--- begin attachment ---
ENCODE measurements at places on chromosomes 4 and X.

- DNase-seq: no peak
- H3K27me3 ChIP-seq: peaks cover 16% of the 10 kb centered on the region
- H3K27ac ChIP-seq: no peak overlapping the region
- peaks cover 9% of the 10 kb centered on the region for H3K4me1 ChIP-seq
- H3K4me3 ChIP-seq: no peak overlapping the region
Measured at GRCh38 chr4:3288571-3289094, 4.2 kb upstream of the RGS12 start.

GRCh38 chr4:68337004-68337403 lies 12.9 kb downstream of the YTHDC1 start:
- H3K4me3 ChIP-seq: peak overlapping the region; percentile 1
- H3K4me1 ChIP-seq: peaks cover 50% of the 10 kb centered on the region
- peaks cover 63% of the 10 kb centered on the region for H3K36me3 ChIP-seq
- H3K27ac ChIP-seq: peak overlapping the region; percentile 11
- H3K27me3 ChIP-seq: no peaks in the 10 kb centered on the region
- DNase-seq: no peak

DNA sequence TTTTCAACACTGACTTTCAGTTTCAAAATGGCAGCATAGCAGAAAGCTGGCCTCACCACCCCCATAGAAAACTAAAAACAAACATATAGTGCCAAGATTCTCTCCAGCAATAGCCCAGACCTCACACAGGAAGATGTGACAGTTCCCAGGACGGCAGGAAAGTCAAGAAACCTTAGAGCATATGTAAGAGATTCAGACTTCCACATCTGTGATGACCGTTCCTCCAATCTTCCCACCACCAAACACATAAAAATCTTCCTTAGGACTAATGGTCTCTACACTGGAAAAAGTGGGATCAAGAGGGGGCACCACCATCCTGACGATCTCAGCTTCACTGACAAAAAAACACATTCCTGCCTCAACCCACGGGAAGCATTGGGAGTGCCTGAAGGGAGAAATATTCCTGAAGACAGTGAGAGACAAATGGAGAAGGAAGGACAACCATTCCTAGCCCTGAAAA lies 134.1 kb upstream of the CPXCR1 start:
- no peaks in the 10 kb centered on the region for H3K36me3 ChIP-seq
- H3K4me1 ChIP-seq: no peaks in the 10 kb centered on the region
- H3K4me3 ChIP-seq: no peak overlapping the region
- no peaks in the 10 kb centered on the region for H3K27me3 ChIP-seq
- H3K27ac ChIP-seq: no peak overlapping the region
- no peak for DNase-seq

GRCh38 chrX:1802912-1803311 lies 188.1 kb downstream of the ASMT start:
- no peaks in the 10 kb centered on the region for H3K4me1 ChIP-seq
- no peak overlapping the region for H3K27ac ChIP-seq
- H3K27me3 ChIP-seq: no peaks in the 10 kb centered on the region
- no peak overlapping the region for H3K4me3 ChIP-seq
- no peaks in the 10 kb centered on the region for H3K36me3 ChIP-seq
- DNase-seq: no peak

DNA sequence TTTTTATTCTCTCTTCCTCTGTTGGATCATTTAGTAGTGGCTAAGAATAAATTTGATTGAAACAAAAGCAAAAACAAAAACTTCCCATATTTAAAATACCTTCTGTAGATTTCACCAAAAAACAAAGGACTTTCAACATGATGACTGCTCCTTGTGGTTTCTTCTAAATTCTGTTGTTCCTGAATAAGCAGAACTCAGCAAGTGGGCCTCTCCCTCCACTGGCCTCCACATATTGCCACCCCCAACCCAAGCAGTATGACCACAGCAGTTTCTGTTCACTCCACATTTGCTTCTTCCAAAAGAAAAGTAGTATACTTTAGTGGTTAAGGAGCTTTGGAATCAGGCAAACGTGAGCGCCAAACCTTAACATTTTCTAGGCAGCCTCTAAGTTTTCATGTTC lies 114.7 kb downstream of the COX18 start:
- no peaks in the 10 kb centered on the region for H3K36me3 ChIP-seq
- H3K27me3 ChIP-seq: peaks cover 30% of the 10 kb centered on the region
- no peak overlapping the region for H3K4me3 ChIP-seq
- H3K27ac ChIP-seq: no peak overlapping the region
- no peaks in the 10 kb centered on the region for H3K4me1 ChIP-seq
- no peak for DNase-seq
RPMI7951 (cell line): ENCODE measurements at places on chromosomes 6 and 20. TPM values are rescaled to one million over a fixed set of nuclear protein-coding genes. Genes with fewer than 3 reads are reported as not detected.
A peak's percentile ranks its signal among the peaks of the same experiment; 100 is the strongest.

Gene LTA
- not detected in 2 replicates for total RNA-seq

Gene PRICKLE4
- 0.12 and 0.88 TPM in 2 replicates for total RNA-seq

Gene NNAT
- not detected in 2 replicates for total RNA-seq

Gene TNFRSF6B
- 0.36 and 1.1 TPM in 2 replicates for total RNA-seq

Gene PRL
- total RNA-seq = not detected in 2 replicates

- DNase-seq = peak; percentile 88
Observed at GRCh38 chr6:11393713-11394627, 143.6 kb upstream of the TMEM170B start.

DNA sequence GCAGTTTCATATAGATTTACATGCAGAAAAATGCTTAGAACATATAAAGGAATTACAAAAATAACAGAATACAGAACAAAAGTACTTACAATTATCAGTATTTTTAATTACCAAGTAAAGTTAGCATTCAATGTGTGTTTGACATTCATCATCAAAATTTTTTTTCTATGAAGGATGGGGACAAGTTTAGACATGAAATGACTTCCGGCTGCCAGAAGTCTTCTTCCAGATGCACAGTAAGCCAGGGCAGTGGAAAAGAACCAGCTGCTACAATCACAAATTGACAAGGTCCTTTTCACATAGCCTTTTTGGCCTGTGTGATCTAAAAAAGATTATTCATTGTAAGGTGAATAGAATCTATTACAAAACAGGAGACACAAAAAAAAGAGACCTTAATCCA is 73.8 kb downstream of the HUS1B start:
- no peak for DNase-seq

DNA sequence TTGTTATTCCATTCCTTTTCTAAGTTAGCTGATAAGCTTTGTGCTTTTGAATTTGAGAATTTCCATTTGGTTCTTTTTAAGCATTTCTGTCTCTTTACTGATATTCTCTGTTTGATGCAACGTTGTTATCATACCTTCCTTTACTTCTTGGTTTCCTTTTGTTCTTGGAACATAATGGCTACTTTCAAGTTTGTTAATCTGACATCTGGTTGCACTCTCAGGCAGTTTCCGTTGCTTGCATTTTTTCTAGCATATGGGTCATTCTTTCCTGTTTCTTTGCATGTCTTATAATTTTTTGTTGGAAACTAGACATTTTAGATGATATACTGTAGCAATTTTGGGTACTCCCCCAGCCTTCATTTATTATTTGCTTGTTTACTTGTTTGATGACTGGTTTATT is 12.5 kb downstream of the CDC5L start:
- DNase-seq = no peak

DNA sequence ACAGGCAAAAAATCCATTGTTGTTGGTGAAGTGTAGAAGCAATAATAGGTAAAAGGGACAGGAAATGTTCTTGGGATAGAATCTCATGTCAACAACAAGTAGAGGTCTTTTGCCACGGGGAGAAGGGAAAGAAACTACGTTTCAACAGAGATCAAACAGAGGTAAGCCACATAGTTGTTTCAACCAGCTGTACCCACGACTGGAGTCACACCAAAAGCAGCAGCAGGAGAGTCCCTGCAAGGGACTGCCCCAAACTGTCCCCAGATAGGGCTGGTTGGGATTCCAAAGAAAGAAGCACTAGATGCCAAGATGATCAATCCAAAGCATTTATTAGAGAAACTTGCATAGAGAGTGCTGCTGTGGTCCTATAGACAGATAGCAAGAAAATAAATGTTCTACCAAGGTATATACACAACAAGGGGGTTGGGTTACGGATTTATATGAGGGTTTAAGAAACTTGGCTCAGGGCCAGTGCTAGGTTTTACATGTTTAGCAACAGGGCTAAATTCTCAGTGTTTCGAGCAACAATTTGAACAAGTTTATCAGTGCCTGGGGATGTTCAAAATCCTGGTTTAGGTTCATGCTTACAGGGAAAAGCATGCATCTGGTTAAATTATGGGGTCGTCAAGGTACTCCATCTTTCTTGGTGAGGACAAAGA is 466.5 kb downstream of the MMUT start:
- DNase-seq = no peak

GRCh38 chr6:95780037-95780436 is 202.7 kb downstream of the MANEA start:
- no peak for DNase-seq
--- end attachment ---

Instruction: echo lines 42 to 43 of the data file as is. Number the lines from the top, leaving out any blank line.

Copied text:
Gene NNAT
- not detected in 2 replicates for total RNA-seq